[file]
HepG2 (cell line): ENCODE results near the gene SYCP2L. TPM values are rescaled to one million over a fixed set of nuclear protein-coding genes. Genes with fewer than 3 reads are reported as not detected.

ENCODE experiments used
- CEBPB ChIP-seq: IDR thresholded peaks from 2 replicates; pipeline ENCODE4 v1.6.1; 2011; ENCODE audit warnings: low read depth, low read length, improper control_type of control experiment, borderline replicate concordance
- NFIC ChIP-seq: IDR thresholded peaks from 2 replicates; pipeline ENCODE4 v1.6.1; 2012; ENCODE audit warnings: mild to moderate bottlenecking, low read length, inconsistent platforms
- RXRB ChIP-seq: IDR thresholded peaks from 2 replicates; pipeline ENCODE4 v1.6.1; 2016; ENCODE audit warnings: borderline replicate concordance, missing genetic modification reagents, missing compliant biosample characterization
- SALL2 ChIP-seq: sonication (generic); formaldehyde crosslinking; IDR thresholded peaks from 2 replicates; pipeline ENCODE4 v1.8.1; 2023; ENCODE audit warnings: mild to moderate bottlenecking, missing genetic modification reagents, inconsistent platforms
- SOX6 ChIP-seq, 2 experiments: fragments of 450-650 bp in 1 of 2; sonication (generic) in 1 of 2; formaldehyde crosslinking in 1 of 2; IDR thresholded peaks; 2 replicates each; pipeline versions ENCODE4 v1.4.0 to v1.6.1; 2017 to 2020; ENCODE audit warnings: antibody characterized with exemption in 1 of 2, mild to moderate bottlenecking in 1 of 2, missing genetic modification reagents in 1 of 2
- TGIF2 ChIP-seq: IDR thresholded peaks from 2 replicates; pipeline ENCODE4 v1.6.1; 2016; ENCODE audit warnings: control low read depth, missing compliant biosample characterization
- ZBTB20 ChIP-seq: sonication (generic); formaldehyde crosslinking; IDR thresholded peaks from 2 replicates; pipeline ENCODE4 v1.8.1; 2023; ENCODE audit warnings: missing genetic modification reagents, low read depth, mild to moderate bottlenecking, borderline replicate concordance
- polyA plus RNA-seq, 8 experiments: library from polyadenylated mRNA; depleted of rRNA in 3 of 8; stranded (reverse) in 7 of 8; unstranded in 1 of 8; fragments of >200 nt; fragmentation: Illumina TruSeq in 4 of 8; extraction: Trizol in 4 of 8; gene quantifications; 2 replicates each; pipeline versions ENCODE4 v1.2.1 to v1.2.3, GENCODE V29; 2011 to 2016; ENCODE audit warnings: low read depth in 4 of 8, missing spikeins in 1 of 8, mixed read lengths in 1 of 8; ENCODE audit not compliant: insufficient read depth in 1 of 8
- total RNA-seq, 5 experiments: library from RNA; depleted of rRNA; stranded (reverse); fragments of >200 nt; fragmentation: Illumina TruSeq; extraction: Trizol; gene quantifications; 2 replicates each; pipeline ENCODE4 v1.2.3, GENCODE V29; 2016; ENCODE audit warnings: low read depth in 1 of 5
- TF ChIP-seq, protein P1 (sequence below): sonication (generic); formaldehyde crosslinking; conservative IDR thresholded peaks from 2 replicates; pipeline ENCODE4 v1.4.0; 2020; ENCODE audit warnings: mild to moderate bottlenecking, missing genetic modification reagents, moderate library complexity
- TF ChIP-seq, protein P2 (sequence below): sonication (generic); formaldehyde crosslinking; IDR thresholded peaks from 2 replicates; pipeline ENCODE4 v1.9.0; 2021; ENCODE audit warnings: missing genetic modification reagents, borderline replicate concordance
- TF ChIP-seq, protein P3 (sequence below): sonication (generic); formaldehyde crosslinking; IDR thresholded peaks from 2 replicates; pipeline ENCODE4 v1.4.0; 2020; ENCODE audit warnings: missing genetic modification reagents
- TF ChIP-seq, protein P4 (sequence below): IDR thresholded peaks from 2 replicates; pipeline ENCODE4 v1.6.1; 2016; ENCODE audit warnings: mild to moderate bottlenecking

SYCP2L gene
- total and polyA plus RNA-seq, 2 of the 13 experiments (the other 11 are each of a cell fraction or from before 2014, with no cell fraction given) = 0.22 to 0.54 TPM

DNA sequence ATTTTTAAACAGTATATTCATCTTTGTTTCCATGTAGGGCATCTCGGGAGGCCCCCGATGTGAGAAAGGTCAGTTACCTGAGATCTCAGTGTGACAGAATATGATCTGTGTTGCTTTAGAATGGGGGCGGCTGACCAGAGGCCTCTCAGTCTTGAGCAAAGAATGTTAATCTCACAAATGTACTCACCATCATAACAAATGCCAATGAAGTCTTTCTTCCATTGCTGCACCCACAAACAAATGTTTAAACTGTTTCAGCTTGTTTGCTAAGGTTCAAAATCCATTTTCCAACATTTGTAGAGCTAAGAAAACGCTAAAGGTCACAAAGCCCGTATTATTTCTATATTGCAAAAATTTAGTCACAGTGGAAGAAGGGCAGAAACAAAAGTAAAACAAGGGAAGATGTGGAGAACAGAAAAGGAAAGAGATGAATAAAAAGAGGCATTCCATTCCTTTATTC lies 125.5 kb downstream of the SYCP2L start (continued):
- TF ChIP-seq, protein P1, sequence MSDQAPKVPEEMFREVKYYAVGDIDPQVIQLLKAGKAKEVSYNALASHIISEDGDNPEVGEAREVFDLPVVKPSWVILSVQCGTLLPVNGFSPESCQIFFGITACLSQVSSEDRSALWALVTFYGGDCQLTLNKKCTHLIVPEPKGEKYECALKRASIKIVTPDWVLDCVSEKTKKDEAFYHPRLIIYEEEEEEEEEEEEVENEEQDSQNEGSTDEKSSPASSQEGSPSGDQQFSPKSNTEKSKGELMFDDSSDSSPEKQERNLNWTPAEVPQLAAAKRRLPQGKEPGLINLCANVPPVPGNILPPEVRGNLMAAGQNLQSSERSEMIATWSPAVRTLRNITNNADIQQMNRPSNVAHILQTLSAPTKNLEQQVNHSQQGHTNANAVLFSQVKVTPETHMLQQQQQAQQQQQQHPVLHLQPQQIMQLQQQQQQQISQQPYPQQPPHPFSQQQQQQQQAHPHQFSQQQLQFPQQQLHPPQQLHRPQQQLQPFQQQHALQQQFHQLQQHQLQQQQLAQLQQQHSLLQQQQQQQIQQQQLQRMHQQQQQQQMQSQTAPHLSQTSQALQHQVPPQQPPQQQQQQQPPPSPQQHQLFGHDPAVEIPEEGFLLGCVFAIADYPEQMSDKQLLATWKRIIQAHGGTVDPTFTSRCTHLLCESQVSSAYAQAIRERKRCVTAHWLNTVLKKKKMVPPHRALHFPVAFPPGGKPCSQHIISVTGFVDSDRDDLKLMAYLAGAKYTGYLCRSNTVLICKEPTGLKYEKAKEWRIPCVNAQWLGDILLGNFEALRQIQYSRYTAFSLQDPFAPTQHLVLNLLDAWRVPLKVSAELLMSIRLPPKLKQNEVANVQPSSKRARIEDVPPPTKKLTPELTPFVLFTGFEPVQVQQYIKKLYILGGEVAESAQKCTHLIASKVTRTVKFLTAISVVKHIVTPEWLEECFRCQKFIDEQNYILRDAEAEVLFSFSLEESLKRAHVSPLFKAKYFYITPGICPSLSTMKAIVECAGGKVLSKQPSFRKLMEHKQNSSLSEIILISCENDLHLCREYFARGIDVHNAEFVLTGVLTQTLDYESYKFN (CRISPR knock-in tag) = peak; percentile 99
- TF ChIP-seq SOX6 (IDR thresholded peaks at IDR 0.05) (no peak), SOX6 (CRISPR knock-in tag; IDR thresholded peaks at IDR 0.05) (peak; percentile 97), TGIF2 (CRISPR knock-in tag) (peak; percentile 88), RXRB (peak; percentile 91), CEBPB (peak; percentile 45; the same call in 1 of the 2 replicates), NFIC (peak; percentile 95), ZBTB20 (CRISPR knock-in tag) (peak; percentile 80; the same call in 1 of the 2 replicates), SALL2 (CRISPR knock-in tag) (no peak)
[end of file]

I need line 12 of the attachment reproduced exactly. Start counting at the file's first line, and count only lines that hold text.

- TF ChIP-seq, protein P1 (sequence below): sonication (generic); formaldehyde crosslinking; conservative IDR thresholded peaks from 2 replicates; pipeline ENCODE4 v1.4.0; 2020; ENCODE audit warnings: mild to moderate bottlenecking, missing genetic modification reagents, moderate library complexity